UCSB Science Line
Sponge Spicules Nerve Cells Galaxy Abalone Shell Nickel Succinate X-ray Lens Lupine
UCSB Science Line
Home
How it Works
Ask a Question
Search Topics
Webcasts
Our Scientists
Science Links
Contact Information
Is our sun really a star?
Answer 1:

Good question! Yes, the sun is really a star. The sun is about 4.6 billion years old, and it's known as a "main sequence" star. That means that it is vigorously converting hydrogen to helium and releasing a lot of energy (some of that energy heats the surface of the Earth). The sun is not the biggest one in the Universe, but it's not the smallest either! The smallest stars in the Universe are called "red dwarfs". Some red dwarfs are only 1/10 as massive as the sun (NASA). The biggest stars are known as "hypergiants".

According to the NASA website, some hypergiants are more than 100 times as massive as the sun, and much brighter! I've included links to a couple of cool NASA resources. The first link below is for a NASA webpage that has a really neat video that compares the size of planets and stars. The second link is to a page with a lot of interesting facts about the sun.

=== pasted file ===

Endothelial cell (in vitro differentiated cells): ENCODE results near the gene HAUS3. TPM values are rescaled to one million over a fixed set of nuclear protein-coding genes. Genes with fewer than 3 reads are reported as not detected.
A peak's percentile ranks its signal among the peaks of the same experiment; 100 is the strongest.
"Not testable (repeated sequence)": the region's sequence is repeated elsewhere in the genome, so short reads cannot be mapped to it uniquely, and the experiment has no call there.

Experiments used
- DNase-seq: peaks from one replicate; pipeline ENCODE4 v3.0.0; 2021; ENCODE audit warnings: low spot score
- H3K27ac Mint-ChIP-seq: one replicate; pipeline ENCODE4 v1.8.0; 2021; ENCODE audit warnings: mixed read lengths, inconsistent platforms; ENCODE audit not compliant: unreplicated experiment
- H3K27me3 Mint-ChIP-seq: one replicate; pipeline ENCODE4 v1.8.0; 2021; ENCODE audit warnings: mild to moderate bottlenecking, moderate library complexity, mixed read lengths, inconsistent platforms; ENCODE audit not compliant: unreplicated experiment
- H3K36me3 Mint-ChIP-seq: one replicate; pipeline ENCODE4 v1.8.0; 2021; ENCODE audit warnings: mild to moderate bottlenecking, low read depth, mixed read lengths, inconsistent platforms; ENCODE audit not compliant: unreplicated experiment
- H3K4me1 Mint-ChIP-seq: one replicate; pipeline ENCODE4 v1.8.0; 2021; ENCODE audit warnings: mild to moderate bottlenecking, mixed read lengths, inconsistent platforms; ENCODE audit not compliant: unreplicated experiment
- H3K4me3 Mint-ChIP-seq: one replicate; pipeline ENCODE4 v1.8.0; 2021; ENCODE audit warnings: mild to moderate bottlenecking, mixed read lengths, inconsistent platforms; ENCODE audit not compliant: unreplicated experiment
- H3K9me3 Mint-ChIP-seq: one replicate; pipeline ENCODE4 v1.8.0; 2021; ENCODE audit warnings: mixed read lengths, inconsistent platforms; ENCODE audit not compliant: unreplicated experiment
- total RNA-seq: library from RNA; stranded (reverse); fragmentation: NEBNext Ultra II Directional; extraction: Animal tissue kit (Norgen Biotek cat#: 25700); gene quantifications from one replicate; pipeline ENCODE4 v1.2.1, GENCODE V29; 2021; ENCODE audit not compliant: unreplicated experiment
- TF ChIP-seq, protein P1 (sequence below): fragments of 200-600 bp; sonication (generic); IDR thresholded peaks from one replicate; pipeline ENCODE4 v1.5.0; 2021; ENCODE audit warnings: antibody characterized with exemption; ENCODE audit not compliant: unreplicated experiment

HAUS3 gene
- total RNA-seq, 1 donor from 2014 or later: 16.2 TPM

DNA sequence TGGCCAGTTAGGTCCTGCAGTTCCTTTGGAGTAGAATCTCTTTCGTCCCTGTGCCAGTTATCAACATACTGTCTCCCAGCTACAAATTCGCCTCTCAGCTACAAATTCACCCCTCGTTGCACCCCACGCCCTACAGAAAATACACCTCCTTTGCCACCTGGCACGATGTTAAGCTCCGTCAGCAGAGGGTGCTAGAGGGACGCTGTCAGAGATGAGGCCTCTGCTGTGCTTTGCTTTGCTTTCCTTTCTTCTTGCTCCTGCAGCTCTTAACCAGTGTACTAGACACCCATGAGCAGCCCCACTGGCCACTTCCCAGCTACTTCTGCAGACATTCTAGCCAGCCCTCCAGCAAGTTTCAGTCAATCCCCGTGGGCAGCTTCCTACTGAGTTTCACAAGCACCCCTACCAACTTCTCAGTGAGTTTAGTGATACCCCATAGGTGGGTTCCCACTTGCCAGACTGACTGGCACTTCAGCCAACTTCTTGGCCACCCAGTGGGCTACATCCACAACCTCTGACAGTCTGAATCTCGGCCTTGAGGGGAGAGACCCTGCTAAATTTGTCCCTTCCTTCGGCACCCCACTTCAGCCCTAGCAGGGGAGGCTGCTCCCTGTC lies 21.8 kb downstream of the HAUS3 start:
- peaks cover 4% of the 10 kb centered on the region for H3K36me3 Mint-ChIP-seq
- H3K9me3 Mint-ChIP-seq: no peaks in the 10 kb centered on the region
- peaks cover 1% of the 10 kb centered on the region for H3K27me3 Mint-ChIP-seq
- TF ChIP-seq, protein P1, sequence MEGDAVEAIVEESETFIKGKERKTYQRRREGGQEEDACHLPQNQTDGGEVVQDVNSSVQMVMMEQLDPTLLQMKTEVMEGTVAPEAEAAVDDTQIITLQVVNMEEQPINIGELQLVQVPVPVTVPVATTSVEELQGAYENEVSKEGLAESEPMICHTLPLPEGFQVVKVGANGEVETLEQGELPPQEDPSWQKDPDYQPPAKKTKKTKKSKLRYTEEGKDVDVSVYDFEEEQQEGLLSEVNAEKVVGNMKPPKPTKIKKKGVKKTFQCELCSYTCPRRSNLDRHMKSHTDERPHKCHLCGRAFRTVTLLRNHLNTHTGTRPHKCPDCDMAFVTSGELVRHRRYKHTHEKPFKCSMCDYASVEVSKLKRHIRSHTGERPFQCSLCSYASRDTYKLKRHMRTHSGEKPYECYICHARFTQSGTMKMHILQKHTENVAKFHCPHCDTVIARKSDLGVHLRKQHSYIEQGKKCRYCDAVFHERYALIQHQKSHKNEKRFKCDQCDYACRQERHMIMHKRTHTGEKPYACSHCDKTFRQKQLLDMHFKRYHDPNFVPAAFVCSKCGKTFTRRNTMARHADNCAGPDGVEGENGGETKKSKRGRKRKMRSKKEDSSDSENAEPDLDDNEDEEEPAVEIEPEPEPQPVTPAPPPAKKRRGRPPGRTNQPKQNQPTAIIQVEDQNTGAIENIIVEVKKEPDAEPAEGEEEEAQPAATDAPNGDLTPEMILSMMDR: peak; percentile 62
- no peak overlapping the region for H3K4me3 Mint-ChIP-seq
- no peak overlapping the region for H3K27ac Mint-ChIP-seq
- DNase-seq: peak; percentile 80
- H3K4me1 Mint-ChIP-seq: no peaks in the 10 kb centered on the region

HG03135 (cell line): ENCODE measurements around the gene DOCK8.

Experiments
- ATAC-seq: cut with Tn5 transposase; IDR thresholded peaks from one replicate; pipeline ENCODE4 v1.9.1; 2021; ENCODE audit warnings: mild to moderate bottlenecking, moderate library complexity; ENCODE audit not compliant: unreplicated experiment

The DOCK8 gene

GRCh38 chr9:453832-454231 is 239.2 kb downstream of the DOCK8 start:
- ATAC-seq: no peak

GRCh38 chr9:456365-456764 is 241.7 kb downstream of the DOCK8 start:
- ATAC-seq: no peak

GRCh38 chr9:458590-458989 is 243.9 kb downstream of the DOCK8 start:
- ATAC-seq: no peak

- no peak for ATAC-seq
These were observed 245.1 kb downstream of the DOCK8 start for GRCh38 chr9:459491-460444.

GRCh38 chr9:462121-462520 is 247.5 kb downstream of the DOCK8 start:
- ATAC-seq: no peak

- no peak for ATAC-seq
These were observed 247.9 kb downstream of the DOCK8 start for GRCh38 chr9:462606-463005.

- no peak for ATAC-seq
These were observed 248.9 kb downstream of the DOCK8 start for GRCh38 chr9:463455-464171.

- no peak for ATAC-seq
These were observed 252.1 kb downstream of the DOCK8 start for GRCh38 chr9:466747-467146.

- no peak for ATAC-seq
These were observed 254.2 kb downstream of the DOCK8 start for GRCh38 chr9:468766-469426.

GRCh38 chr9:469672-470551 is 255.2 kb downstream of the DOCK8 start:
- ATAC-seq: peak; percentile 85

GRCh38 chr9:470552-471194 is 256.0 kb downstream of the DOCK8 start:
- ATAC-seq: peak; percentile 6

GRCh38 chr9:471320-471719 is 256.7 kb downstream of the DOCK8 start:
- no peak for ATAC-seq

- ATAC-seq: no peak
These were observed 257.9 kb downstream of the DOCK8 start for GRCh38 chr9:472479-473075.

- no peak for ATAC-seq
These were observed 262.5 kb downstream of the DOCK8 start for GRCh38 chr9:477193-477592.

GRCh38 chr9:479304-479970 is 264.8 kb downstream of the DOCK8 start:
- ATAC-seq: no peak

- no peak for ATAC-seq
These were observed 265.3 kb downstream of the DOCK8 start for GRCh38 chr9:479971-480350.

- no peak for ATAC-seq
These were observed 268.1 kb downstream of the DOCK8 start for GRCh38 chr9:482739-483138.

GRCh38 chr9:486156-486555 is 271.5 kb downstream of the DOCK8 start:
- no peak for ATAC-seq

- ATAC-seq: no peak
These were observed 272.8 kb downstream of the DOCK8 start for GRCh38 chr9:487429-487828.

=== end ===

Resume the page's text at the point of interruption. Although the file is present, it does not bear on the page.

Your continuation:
link 1
link 2

Answer 2:

Yes, our sun is just like the billions and billions of other stars that you could see at night. All the stars shine; so does our sun. All the stars produce heat and light; so does our sun. Most stars have planets or rocks, like our planet earth, that go around them; so does our sun.

Food for thought: our sun supports life on planet earth; so should many other stars?


Answer 3:

Yes, definitely! If you were to get closer to other stars, they would look like the sun. But, the other stars are so far away that they look like tiny specks of light.


Answer 4:

Yes, our sun is absolutely a star. Here's a fun song to learn about it.

click here to see and listen


Click Here to return to the search form.

University of California, Santa Barbara Materials Research Laboratory National Science Foundation
This program is co-sponsored by the National Science Foundation and UCSB School-University Partnerships
Copyright © 2015 The Regents of the University of California,
All Rights Reserved.
UCSB Terms of Use